Home > 2015-2016 Season > Magnificat to Perform Advent Mass with music by Johann Sebastian Bach in December

Magnificat to Perform Advent Mass with music by Johann Sebastian Bach in December

Thomaskirche_1735Magnificat is excited perform again on the San Francisco Early Music Society series this December in a Mass for the First Sunday of Advent with music by Johann Sebastian Bach. Led by artistic director Warren Stewart, soprano Christine Brandes, countertenor Andrew Rader, tenor Brian Thorsett and bass Robert Stafford will join an instrumental ensemble featuring Sarah Davol and Michael Dupree, oboe, David Wilson and Anthony Martin, violin, Wolfgang von Kessinger, viola, Elisabeth Reed, violoncello, John Dornenburg, violone, and organist Davitt Moroney. The concerts will be Friday December 11 8:00 pm at First Presbyterian Church in Palo Alto; Saturday December 12 7:30 pm at First Congregational Church in Berkeley; and Sunday December 13 4:00 pm at St. Mark’s Lutheran Church in San Francisco. Tickets are available through the SFEMS website or by calling 510-528-1725.

Since the nineteenth-century revival of the music of Johann Sebastian Bach, we have become accustomed to hearing the composer’s sacred music performed as autonomous works in concert halls. However, Bach never envisioned such a performance of his cantatas, Passions, and oratorios. As musicologist Robert Marshall has noted, “such compositions were not intended for the ‘delectation’ of a concert public, but rather for the ‘edification’ of a church congregation…Bach’s cantatas, in fact, were conceived and should be regarded not as concert pieces at all but as musical sermons; and they were incorporated as such in the regular Sunday church services.” Magnificat’s program is an attempt to re-create the experience of a Leipzig church-goer who had the unimaginable good fortune each week to be able to hear music written and directed by Johann Sebastian Bach. In undertaking such musical make-believe, we have the chance to experience the theological and textual unity, the heterogeneity of musical styles, and perhaps even some of the spiritual intensity that Bach and his contemporaries may have felt during Hauptgottesdienst on the First Sunday of Advent.

Von großer Seltenheit. "Wichtige liturgische Schrift Luthers, die die Grundlage für den Kultus in den sächsischen Landen bildete. Die 10 verschiedenen Ausgaben der deutschen Messe aus dem Jahre 1526, die inhaltlich alle miteinander übereinstimmen, gehören zu den aller seltensten der mehr und mehr gesuchten Lutherschriften und sind nur noch ausserordentlich schwer aufzufinden. Die Ausgaben wurden zum Teil auch ohne Noten gedruckt. Die in prächtigen und klaren Noten gedruckte Musik ist von Joh. Walther und macht den besonderen Wert unserer Ausgabe aus." (Wolffheim II, 830). - 7. Druck = Druck G. - Benzing 2245; Kratzsch 648.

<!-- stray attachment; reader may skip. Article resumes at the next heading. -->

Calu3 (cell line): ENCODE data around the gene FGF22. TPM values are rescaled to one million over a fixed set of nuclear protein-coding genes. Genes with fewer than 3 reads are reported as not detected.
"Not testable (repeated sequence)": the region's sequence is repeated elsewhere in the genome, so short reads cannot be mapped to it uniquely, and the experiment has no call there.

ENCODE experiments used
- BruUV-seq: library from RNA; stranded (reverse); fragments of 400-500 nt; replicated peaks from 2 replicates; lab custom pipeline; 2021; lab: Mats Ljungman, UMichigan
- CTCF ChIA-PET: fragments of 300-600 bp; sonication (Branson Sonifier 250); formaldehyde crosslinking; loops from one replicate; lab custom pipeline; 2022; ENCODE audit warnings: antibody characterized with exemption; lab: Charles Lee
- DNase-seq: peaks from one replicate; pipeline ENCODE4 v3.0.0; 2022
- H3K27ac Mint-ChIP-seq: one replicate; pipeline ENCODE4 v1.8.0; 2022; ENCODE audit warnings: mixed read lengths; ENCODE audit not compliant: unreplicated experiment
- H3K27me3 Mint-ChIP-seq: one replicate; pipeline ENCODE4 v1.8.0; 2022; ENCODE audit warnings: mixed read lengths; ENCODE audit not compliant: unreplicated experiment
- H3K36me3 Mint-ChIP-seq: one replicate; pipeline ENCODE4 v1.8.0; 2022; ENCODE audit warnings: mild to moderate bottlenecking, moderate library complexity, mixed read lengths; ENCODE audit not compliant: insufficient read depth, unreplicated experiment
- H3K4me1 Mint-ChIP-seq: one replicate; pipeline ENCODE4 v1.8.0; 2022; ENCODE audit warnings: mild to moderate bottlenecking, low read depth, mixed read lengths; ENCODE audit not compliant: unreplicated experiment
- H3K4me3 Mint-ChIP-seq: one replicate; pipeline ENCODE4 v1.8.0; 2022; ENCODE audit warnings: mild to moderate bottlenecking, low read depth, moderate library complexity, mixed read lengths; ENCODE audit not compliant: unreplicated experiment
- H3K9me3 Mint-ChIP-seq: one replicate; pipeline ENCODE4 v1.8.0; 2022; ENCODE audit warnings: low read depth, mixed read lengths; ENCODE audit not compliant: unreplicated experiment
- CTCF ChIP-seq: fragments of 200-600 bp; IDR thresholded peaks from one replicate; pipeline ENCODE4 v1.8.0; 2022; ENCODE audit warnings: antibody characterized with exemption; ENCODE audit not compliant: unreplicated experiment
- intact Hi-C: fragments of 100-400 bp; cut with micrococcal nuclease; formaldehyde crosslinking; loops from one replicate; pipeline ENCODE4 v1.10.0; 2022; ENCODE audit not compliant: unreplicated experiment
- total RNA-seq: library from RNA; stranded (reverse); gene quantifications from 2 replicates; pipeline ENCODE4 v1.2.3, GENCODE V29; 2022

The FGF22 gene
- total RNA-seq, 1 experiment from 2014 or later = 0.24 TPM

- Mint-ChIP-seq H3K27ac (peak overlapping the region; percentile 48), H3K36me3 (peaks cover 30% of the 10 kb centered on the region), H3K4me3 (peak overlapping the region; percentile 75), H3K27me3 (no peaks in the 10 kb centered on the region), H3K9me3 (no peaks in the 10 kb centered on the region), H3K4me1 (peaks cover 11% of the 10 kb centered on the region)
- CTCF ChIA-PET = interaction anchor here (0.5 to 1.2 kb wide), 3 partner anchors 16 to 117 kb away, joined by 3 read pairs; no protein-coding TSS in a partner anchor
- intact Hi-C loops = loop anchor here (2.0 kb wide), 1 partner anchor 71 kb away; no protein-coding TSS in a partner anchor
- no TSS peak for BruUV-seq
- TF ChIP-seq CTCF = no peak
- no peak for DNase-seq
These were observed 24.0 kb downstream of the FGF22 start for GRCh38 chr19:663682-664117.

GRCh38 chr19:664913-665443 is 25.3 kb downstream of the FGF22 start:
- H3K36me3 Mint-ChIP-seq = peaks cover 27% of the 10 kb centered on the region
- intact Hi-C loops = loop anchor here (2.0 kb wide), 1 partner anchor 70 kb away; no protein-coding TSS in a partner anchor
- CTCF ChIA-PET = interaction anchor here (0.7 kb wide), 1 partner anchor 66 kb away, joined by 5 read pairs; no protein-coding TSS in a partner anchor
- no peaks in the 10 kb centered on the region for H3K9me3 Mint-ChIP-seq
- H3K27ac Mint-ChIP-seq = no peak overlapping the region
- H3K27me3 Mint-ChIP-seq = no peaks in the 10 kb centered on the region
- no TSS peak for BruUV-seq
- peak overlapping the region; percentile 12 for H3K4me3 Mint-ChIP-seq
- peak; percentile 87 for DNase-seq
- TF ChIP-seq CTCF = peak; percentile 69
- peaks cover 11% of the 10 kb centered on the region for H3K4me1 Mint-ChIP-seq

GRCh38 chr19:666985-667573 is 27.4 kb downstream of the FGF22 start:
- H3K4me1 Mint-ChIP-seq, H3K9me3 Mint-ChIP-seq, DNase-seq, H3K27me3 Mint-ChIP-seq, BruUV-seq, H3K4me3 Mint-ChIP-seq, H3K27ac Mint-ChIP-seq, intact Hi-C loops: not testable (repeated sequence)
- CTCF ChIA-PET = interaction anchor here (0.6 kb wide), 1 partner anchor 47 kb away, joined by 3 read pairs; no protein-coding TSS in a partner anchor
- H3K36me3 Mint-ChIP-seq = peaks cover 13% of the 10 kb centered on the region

In reconstructing the liturgical context for Bach’s sacred music, the first source is Martin Luther himself, who, during the early years of the Reformation, established the pattern of worship for the Lutheran Church in two documents: the Formula missae et communionis pro Ecclesias Vuittemburgensi (1523) and the Deutsche Messe und Ordnung Gottesdienstes (1526). While Luther retained the basic structure of the Medieval Latin Mass, he drastically reinterpreted the Canon of the Mass, taking what had been a largely inaudible series of prayers and reducing them to the Words of Institution which were sung aloud to the congregation by the celebrant.

A most significant change in the celebration of the Mass was the incorporation of congregational singing, with Luther himself adapting many popular melodies and plainchant hymns into chorales for corporate singing. The principal points in the liturgy for congregational singing were between the Epistle and Gospel readings, replacing the Gradual (hence Gradual-Lied), and during the taking of communion. Typically, the congregation would sing the melody in octaves, with or without organ accompaniment in alternation with the choir, who sang homophonic harmonized settings.